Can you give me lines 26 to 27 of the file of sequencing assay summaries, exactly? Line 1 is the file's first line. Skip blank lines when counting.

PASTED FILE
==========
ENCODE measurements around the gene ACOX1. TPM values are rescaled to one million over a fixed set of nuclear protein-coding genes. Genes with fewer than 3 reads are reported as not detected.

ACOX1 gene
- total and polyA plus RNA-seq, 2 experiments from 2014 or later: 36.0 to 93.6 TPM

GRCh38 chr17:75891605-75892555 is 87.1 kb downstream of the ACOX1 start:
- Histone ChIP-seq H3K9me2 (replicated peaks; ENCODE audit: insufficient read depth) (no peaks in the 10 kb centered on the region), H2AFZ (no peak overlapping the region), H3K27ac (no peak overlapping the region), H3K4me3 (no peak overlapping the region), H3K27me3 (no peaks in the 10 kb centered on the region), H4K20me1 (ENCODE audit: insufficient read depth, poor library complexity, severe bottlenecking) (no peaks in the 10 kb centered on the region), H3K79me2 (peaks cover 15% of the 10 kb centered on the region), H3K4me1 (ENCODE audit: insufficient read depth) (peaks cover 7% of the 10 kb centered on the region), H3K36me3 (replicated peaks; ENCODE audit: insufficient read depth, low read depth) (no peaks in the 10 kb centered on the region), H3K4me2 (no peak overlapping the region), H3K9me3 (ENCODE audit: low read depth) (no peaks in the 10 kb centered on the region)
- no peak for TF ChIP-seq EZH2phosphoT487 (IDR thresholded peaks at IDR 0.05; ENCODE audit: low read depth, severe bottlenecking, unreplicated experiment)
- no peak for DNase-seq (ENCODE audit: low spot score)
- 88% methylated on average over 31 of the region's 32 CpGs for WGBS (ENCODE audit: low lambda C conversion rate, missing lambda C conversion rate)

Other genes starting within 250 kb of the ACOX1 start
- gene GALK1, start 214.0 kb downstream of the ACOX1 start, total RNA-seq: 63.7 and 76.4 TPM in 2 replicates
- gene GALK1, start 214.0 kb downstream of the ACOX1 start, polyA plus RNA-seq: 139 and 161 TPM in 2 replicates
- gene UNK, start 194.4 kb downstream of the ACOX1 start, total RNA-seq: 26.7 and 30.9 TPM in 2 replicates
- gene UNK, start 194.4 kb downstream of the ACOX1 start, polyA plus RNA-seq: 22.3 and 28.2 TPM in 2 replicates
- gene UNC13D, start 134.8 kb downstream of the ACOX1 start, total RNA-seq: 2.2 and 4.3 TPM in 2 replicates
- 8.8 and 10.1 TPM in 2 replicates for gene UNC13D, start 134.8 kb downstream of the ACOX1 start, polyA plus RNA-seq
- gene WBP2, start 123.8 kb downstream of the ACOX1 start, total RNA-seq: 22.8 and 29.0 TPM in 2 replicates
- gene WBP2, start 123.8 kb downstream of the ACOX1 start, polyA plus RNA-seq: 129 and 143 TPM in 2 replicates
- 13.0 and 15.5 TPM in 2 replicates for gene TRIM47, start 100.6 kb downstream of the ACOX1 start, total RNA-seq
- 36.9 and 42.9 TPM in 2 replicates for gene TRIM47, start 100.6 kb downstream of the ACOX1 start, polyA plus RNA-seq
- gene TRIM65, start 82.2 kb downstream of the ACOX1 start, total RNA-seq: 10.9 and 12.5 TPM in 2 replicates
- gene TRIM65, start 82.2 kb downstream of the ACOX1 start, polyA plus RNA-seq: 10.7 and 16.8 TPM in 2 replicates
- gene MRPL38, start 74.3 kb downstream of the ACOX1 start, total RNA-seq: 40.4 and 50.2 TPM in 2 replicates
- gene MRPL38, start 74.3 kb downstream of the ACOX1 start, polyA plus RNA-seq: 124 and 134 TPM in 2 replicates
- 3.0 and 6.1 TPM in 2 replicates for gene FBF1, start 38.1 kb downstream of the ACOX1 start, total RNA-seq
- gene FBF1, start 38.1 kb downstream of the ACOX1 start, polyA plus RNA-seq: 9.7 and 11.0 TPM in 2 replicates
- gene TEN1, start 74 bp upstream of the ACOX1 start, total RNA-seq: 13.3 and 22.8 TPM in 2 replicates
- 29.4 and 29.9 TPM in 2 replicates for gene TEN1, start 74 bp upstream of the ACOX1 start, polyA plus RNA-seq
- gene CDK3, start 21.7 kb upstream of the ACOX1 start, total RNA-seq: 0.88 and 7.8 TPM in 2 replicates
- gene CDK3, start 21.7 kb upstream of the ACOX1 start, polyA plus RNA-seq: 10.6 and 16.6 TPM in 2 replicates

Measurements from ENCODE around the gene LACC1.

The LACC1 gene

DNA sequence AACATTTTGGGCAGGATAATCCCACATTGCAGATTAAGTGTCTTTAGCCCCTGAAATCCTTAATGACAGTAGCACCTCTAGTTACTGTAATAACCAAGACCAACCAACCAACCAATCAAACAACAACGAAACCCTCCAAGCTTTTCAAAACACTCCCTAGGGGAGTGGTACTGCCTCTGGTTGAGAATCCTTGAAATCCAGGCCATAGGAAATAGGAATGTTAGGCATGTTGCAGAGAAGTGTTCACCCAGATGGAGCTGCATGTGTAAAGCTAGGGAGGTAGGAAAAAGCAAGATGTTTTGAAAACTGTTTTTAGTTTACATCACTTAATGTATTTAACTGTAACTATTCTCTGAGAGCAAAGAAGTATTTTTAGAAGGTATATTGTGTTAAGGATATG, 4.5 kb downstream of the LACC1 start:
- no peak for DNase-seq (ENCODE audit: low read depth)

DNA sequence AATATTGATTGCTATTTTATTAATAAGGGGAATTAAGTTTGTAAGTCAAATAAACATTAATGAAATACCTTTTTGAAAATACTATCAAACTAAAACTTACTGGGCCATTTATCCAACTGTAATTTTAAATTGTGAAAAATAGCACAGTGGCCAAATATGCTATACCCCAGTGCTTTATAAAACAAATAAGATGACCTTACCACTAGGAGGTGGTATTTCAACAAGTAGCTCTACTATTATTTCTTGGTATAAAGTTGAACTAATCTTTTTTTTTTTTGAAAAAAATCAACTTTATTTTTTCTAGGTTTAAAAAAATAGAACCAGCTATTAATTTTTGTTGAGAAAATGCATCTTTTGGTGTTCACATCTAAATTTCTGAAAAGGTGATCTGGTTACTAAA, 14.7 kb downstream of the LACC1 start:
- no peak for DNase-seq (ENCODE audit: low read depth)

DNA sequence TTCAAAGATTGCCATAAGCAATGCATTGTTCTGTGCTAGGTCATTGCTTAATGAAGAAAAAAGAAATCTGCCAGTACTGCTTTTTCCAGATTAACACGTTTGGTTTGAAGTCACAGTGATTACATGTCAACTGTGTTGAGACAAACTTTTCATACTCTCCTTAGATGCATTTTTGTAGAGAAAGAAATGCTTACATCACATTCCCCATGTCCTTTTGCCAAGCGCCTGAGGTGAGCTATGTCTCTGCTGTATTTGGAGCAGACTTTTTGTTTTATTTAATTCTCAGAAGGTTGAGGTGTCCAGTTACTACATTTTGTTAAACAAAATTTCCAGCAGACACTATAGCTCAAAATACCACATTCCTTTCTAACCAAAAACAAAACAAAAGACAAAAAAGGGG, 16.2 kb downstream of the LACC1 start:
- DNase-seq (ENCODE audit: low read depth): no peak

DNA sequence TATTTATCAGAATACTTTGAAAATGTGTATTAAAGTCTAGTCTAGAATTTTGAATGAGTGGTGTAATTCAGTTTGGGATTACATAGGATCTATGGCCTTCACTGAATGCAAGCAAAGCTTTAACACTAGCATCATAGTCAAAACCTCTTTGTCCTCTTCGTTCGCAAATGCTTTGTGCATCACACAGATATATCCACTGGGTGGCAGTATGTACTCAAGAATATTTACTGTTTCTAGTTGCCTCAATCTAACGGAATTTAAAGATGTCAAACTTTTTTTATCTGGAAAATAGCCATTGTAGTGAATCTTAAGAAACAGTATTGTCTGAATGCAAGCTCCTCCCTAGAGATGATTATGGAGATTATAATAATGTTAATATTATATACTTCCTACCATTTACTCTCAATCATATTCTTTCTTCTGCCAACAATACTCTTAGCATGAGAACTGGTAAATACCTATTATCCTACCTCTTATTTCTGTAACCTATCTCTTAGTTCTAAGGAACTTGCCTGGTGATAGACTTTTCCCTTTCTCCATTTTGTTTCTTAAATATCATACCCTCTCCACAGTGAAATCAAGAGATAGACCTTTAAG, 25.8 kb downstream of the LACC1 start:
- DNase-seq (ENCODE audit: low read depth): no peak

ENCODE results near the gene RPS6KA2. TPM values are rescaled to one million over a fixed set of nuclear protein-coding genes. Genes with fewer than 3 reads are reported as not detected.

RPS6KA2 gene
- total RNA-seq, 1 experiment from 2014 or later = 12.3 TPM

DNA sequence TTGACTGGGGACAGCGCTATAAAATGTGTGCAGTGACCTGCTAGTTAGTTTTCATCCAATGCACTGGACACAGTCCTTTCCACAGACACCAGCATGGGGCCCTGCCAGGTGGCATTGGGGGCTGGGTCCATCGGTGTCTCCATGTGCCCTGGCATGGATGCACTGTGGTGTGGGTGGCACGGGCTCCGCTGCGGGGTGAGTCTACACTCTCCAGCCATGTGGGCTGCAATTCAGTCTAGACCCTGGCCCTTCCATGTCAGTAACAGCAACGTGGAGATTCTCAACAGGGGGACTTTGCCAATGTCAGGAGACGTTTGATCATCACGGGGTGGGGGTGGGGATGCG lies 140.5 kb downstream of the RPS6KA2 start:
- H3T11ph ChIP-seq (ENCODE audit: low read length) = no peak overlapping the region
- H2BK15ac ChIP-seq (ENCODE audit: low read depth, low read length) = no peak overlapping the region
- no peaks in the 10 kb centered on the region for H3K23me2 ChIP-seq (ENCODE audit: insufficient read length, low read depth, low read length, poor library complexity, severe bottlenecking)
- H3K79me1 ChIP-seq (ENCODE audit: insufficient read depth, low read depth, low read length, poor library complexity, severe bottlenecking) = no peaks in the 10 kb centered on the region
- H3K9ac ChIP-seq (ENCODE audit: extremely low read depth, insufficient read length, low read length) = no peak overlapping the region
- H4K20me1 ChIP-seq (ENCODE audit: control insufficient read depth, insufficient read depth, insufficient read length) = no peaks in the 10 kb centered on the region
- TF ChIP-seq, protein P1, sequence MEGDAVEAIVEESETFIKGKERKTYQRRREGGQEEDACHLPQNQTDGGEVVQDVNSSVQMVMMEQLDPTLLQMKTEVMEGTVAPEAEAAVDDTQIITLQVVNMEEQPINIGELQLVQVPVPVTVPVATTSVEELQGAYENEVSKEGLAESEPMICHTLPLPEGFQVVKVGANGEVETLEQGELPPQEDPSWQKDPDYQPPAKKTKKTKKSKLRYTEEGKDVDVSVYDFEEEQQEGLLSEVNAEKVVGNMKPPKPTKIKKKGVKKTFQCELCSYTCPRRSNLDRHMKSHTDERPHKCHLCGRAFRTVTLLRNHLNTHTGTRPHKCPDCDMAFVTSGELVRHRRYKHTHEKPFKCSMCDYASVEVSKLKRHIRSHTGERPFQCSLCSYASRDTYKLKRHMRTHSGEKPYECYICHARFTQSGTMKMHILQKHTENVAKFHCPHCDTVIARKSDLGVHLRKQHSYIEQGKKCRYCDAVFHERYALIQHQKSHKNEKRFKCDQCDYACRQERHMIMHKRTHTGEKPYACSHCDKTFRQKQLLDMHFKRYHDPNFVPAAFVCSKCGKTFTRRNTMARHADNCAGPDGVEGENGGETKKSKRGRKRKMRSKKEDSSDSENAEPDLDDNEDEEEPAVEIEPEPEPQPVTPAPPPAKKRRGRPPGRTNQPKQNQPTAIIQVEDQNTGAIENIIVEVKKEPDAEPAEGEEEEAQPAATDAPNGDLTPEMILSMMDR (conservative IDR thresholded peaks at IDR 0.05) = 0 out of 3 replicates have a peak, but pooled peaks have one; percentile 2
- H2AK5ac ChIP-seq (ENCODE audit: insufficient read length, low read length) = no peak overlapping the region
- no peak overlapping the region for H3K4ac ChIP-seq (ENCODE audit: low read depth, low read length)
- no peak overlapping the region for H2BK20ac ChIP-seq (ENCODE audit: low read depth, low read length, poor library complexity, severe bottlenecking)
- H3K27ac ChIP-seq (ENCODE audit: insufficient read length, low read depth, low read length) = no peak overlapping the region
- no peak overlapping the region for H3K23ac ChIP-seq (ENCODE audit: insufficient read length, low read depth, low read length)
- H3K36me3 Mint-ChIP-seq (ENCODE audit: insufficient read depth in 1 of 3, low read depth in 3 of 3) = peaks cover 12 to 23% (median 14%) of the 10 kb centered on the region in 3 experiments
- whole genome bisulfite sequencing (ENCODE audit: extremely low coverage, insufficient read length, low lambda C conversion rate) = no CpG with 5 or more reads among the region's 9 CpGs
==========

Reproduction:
- gene TEN1, start 74 bp upstream of the ACOX1 start, total RNA-seq: 13.3 and 22.8 TPM in 2 replicates
- 29.4 and 29.9 TPM in 2 replicates for gene TEN1, start 74 bp upstream of the ACOX1 start, polyA plus RNA-seq